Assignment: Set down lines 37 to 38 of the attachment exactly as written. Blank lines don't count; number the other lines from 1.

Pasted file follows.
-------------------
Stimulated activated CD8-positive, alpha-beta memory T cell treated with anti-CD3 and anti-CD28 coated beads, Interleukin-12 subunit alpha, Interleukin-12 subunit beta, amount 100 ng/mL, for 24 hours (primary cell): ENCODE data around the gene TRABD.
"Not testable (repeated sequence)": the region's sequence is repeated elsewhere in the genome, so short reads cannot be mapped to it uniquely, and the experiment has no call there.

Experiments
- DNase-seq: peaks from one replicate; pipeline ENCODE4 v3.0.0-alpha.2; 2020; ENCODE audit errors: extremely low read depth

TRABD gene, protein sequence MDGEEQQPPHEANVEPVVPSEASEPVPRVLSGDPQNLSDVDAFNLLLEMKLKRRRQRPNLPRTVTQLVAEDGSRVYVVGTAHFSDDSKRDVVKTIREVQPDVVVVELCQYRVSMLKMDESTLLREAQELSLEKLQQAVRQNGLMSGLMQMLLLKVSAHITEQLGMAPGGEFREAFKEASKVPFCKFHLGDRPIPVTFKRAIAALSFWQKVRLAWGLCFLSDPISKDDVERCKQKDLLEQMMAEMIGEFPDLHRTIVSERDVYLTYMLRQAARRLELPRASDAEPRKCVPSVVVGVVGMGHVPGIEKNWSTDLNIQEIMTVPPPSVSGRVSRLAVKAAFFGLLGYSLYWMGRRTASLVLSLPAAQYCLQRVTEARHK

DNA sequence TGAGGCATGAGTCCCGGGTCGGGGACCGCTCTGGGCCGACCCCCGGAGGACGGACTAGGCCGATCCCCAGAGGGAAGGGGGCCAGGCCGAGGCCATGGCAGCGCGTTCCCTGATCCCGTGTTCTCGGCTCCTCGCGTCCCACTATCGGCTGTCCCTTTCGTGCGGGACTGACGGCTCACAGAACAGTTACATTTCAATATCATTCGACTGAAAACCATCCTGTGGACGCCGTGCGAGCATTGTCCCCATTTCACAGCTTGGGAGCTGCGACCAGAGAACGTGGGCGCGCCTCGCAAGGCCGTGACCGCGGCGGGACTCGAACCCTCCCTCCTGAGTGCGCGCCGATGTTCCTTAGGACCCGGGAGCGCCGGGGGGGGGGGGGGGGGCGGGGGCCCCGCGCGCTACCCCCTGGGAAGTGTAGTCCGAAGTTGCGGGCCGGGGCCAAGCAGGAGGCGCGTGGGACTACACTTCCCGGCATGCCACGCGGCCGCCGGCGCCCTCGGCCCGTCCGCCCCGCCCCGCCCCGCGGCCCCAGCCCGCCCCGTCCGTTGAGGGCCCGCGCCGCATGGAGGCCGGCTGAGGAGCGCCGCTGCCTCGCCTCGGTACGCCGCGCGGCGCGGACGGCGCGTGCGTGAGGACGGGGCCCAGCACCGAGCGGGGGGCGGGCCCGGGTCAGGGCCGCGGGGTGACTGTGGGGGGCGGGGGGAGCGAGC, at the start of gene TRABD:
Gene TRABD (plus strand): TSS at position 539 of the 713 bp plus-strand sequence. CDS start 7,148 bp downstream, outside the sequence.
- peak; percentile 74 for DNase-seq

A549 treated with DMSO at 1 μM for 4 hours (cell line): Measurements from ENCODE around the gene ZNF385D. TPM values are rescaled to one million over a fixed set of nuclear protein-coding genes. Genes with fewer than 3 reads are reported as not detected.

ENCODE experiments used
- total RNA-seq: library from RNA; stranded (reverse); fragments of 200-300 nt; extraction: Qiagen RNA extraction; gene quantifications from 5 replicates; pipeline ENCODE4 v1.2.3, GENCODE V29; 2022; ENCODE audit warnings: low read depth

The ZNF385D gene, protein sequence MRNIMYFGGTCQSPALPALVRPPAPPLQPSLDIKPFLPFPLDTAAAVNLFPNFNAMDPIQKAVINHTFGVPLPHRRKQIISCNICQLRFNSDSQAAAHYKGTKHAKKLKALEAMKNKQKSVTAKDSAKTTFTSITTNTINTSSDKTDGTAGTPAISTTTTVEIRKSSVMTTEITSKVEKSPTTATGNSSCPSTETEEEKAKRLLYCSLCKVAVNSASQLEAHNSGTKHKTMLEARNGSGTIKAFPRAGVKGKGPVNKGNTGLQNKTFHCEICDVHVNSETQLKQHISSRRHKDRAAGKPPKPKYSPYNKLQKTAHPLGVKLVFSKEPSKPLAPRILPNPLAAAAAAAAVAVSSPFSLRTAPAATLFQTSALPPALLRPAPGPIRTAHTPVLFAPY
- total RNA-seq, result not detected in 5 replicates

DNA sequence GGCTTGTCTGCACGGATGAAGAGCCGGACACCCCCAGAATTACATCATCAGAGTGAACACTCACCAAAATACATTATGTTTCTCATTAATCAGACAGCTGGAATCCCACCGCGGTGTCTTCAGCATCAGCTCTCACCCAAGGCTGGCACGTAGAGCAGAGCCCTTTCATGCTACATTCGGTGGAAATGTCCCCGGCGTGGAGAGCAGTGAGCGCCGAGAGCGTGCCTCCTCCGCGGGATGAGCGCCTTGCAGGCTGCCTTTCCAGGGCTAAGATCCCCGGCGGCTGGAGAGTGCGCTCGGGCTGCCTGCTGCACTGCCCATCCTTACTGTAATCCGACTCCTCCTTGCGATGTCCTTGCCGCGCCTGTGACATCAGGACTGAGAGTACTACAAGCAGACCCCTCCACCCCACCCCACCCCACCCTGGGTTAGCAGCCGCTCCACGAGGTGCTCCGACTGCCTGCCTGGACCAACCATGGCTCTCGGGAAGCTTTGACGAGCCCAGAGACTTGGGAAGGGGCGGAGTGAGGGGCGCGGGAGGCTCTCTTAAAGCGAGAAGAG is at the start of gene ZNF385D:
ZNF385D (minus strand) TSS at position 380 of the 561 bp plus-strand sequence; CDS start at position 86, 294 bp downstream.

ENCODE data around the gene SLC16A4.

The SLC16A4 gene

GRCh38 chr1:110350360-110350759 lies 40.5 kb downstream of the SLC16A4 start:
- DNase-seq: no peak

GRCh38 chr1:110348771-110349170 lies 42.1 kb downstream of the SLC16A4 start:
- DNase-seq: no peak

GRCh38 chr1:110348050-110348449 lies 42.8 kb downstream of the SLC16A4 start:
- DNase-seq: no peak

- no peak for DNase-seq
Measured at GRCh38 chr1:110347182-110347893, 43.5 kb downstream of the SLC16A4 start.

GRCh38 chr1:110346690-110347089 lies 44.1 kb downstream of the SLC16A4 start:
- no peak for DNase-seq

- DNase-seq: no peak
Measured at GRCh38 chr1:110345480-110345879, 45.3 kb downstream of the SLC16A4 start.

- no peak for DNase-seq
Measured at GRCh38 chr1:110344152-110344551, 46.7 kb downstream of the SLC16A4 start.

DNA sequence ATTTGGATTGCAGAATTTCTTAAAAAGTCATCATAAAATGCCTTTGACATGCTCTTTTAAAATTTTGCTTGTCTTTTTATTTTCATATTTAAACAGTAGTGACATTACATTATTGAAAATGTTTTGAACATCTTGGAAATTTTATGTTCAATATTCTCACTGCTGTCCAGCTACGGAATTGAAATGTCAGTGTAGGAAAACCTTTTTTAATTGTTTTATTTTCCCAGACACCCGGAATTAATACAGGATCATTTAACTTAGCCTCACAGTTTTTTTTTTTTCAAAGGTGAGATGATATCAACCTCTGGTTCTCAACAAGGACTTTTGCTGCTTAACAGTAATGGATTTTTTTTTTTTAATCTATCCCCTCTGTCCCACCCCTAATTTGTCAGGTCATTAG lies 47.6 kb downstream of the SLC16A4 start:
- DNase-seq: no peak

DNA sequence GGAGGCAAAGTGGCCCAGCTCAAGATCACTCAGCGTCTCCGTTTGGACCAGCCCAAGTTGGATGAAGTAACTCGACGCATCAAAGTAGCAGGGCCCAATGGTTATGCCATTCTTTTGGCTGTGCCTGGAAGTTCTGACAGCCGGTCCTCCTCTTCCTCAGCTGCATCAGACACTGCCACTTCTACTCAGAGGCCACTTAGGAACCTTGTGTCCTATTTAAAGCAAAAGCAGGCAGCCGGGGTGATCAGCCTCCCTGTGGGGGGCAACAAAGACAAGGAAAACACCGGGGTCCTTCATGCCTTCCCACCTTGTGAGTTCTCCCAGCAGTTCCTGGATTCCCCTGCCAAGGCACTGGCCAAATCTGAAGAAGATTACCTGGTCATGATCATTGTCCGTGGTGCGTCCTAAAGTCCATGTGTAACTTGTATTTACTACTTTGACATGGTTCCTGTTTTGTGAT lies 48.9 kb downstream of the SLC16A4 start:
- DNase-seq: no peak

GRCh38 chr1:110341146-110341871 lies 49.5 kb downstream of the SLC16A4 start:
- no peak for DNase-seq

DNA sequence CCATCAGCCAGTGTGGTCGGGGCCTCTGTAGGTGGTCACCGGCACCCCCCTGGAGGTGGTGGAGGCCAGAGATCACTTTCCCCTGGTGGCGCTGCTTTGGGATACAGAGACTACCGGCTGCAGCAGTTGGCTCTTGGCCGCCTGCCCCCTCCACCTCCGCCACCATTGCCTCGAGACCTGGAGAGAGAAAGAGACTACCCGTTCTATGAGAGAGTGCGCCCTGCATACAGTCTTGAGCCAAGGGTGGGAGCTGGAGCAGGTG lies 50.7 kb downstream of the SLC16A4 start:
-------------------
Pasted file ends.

- no peak for DNase-seq

DNA sequence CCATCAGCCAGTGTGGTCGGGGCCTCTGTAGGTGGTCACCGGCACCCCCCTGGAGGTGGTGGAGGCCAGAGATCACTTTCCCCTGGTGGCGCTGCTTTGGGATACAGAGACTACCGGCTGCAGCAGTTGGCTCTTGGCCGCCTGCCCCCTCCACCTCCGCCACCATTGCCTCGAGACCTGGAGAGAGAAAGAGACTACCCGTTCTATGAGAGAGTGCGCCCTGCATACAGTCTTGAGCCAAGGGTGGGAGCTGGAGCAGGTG lies 50.7 kb downstream of the SLC16A4 start: